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IT: we believe the Government snoops on cloud

More than half (62 per cent) senior-level IT and security people thought the Government snoops on their corporate data, without their knowledge, while it resides in the cloud. So an industry survey suggests.

Over half of respondents in the survey by Voltage Security work for organisations employing more than 5,000 people, representing financial services, retail, healthcare and insurance industries. According to Voltage these results indicate the need to protect sensitive information from exposure, regardless of whether the exposure is caused by a malicious act, an inadvertent slip, a surveillance operation or a failure of protective controls or processes.

Dave Anderson, Voltage Senior Director says: “Any sensitive information, including financials, customer and employee data or intellectual property needs to be protected across the entire lifecycle of that data. Any loss or exposure of that data can result in compliance or regulatory fines, loss of brand and reputation and, as the recent NSA events further validate, a loss of privacy around how we communicate and the content of those communications.”

According to the IT security firm people are growing stronger in their beliefs that security, privacy and compliance are not just a tactical, ‘check the box’ activity that they have to do, but rather is a strategic process that adds value in their ability to securely communicate.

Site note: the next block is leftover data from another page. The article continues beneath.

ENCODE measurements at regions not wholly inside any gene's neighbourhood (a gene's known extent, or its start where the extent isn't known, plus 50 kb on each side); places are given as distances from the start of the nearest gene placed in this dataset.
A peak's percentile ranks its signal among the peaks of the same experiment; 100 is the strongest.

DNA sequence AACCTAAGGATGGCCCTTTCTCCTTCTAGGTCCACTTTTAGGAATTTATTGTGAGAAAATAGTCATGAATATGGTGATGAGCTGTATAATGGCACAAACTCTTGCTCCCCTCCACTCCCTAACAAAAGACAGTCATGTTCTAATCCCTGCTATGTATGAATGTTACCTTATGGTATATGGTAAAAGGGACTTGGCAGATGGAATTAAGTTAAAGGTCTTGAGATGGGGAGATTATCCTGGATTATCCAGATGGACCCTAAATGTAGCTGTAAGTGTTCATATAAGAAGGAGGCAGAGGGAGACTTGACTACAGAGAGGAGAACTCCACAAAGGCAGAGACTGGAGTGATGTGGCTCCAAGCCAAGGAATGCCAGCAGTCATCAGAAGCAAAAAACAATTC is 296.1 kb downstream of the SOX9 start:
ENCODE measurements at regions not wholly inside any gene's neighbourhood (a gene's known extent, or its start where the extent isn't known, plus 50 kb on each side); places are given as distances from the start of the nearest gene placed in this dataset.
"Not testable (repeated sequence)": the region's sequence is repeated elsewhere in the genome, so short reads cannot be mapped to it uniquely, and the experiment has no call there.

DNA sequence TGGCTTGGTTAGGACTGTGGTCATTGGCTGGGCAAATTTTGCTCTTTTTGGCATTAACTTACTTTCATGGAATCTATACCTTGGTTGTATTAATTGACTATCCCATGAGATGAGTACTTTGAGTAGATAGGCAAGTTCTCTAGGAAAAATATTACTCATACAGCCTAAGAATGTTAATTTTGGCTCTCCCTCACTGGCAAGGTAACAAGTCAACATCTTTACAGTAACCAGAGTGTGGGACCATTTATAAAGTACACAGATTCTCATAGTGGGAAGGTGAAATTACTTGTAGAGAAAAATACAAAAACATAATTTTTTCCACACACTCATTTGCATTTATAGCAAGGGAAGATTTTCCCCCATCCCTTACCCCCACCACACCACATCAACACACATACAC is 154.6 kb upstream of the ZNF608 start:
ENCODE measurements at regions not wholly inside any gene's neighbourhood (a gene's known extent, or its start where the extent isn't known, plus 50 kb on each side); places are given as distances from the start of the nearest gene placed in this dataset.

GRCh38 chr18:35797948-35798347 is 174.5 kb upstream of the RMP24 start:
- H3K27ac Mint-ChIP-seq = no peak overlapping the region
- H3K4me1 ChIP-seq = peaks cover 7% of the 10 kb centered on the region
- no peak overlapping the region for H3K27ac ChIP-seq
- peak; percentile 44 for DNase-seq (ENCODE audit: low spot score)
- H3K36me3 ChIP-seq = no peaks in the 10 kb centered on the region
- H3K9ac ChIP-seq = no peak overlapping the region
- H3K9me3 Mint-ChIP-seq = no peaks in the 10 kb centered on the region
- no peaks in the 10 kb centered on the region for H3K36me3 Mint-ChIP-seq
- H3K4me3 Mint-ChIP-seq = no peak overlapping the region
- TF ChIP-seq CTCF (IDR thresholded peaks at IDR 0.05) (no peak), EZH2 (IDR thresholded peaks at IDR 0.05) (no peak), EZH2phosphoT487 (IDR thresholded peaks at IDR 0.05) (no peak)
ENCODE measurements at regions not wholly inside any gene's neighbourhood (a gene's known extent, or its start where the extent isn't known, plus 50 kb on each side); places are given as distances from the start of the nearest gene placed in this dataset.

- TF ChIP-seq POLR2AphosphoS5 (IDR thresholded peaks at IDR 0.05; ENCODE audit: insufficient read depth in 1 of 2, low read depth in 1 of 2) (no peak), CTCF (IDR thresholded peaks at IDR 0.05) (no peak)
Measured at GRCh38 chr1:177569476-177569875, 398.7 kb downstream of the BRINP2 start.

“Supervisory data protection controls can deliver and maintain compliance with sanctioned government regulations, and avoid any unnecessary ad-hoc snooping and surveillance activities”, says Anderson.

Privacy and security can be balanced with regulatory compliance as part of a data protection programme, the company suggests. The ability to “de-identify” information, either through encryption, tokenization or data masking capabilities, provide mechanisms it is claimed to secure sensitive data, how that data is communicated, used and managed.

As more organisations use the cloud for data processing and analytics, the only way to provide the necessary levels of security to guard against data loss, through surveillance, a malicious attack, or an inadvertent disclosure, is through a data-centric security programme, according to the firm. “We believe that this approach, which can protect sensitive data across the entire data lifecycle, can allow companies to leverage the benefits of cloud adoption, and ensure their sensitive data is protected from any prying eyes. This approach can completely change the negative view of 62 per cent of companies regarding the security of their data in the cloud,” adds Anderson.

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